Missouri Botanical Garden Open Conference Systems, TDWG 2016 ANNUAL CONFERENCE

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Identifying biodiversity using citizen science and computer vision: Introducing Visipedia
Jessie Barry

Building: Computer Science
Room: Computer Science 3
Date: 2016-12-06 02:45 PM – 03:00 PM
Last modified: 2016-10-16


Accurate species identification forms the foundation for our knowledge of the natural world. It is a prerequisite to citizen science, conservation, and public engagement in the natural world, but most people can name only a tiny fraction of the species around them. For a novice, classifying species to the correct family or genus can be daunting and some species are difficult for experts to identify. Even in a popular taxon such as birds, the availability of experts does not scale across broad geographic regions to engage broader communities of users. To overcome these limitations, we are developing Visipedia, which engages citizen scientists to gather media that are then identified by experts. These expert-identified and scientifically curated media are used to build computer vision and machine learning models to identify species in images.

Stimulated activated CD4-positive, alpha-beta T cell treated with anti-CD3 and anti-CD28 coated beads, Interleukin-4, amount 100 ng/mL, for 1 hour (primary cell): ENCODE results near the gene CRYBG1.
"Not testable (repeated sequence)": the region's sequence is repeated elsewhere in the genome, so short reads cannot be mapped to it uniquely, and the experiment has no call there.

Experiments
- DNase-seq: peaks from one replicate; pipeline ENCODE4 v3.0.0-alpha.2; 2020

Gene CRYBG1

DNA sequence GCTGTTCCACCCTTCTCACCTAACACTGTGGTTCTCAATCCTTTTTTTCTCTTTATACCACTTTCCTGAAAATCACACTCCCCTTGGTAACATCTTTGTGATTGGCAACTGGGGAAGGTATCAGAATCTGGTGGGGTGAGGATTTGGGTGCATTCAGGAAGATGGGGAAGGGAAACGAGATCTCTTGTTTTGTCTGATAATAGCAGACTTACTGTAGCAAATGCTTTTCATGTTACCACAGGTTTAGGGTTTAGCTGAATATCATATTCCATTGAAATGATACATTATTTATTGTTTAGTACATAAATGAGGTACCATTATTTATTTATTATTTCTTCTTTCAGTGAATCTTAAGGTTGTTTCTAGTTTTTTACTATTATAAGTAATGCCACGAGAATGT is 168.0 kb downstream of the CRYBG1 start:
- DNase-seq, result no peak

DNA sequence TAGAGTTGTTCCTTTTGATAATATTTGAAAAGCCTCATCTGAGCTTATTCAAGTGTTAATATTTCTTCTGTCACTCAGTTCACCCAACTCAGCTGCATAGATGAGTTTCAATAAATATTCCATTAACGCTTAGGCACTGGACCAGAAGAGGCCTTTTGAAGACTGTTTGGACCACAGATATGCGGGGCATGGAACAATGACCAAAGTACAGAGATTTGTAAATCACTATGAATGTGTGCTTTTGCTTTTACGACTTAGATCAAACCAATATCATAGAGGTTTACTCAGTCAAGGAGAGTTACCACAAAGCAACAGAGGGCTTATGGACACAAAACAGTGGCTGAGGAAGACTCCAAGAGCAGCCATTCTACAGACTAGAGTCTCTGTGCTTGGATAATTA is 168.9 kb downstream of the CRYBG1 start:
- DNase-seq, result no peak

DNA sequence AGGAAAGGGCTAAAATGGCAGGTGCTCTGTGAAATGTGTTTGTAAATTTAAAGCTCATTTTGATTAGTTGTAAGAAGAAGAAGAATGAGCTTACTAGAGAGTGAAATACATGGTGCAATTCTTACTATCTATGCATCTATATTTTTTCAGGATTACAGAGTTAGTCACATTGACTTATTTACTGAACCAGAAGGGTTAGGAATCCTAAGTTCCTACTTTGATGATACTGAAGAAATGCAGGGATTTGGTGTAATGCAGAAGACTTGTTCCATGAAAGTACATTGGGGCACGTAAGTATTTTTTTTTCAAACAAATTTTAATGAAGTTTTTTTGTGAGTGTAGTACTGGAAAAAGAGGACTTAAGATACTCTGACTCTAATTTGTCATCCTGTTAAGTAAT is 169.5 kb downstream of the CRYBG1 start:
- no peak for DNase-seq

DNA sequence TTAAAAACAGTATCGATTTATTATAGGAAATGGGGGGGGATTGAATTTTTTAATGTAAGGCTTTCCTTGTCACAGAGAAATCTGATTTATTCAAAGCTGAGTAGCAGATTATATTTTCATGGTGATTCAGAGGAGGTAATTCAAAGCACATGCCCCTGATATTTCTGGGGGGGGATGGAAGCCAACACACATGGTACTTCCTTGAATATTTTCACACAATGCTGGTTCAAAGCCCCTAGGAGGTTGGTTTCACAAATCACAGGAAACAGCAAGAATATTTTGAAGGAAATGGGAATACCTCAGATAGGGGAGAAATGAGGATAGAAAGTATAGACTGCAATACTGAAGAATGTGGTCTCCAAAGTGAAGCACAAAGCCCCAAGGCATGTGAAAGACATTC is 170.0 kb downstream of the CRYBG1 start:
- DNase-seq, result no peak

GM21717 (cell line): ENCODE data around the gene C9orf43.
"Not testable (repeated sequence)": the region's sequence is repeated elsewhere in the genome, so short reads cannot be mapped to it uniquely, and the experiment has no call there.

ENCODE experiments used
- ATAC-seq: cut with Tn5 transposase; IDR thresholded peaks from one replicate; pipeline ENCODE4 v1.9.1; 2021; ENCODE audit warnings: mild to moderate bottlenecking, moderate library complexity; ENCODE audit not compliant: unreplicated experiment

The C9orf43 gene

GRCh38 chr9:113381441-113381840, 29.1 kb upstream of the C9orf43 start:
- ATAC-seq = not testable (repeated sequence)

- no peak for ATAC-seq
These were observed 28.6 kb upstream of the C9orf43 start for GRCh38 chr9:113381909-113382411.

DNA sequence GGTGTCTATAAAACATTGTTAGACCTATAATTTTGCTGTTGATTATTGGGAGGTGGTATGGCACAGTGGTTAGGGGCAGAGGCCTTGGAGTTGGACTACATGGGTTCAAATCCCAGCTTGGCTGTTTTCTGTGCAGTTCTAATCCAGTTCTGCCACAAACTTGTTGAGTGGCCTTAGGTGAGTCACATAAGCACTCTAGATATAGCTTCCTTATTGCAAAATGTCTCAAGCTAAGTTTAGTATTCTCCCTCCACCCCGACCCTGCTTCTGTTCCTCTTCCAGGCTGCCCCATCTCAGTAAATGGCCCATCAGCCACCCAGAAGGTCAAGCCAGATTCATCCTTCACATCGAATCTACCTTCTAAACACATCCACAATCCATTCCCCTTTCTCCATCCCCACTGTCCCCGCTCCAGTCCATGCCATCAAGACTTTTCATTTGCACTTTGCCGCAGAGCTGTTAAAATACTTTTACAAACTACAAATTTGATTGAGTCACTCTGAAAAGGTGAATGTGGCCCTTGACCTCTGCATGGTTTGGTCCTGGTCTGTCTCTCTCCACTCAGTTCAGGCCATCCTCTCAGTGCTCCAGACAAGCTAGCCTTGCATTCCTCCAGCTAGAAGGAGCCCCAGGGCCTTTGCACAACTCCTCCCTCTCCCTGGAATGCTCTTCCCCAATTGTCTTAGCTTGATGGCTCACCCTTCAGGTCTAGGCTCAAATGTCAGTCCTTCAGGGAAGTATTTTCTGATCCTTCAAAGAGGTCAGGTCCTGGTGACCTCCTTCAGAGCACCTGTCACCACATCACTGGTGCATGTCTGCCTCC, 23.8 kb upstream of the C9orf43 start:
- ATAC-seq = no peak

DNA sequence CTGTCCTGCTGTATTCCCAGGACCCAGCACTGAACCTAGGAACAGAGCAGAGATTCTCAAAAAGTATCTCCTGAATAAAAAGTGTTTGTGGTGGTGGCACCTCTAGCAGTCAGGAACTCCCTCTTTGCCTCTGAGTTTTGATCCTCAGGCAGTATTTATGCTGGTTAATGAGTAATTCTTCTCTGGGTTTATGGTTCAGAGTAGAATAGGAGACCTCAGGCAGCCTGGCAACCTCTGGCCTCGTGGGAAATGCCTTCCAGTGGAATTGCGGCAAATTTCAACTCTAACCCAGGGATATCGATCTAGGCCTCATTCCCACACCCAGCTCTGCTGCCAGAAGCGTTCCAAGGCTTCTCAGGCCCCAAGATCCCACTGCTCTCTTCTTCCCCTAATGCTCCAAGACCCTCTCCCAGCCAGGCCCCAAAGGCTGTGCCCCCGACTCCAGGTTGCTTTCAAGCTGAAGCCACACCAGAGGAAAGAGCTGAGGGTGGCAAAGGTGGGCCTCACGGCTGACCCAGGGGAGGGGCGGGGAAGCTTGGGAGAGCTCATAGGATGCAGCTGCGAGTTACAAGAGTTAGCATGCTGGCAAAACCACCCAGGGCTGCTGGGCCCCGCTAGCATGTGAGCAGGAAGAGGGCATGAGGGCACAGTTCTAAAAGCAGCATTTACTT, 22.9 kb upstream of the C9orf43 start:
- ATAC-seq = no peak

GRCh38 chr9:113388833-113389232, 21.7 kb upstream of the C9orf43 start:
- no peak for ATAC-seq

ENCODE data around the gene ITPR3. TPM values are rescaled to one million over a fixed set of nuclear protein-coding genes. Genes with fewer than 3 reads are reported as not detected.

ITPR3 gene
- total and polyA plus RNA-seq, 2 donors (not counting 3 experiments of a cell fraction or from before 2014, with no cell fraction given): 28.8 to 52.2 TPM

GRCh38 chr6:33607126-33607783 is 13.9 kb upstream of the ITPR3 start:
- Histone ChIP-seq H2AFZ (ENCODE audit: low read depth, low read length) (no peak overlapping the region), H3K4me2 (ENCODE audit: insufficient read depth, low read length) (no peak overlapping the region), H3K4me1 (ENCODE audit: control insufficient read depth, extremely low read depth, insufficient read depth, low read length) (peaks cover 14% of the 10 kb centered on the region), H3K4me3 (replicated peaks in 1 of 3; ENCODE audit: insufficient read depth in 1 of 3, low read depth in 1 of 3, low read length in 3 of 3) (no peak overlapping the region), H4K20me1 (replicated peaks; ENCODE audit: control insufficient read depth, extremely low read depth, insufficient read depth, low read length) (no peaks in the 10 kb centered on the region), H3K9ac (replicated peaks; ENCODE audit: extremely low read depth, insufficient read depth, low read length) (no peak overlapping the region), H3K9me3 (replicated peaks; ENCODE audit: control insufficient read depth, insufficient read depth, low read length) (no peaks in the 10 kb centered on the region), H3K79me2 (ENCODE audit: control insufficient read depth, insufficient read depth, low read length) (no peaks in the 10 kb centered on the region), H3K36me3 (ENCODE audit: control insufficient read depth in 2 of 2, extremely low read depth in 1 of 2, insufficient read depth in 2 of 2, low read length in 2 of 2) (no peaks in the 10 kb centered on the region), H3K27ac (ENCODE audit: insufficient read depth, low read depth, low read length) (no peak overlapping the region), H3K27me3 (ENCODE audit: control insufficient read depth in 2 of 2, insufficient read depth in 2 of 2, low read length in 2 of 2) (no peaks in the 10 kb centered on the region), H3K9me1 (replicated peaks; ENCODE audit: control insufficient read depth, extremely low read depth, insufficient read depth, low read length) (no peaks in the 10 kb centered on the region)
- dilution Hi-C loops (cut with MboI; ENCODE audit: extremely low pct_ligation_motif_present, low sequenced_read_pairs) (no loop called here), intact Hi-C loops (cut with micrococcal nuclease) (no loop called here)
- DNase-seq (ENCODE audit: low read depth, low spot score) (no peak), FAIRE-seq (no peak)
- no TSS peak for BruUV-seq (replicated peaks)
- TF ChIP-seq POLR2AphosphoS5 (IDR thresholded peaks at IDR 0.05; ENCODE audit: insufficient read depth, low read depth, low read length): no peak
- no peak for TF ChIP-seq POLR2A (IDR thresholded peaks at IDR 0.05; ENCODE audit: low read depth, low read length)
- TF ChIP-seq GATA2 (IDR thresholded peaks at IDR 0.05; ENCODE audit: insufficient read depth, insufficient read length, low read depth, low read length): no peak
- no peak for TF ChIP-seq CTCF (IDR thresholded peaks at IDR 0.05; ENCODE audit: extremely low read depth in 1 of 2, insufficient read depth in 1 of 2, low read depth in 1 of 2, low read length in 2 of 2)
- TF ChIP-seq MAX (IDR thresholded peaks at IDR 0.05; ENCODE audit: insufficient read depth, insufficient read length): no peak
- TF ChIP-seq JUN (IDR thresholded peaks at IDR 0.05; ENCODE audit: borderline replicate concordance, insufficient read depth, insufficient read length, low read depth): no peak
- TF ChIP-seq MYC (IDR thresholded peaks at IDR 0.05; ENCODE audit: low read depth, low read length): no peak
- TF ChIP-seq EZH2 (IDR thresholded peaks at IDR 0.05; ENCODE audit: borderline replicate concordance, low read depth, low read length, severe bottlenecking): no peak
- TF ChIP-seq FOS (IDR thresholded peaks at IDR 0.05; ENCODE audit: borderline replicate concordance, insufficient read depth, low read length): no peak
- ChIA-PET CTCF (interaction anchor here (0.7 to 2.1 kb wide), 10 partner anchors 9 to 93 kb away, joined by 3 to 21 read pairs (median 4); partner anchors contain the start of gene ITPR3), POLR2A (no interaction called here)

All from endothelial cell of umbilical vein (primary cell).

Methods. Our goal is to engage citizen scientists in building image datasets of various taxonomic groups beginning with birds. We are developing a system to collect data from citizen scientists in many formats, including images, audio recordings, videos, and observations for all taxa along with critical metadata. This material is archived in the Macaulay Library at the Cornell Lab of Ornithology. Citizen scientists are providing annotations to assist the computer learning. Experts create verified testing and training datasets.

Results. On-demand computing infrastructure currently being tested provides real-time detection and classification algorithms across taxa. Classification services are delivered to the community, meeting the identification needs of end-users. These services support front-end interfaces such as Merlin Bird Photo ID, which helps the community identify 400 species of birds in images. In the process, we are growing and modernizing the Macaulay Library, an archive of more than 1.2 million scientifically curated images, audio recordings and videos of wildlife that have been collected since 1929. The user community for Merlin is also huge – to date more than 1 million people have used Merlin on their smartphones.

Conclusions. Visipedia classification services will become a way to verify the identification of photos submitted to citizen science projects or images taken by remote sensors. By employing machine learning and computer vision we are developing a novel monitoring tool, capable of working in locations in which expert reviewers are unavailable.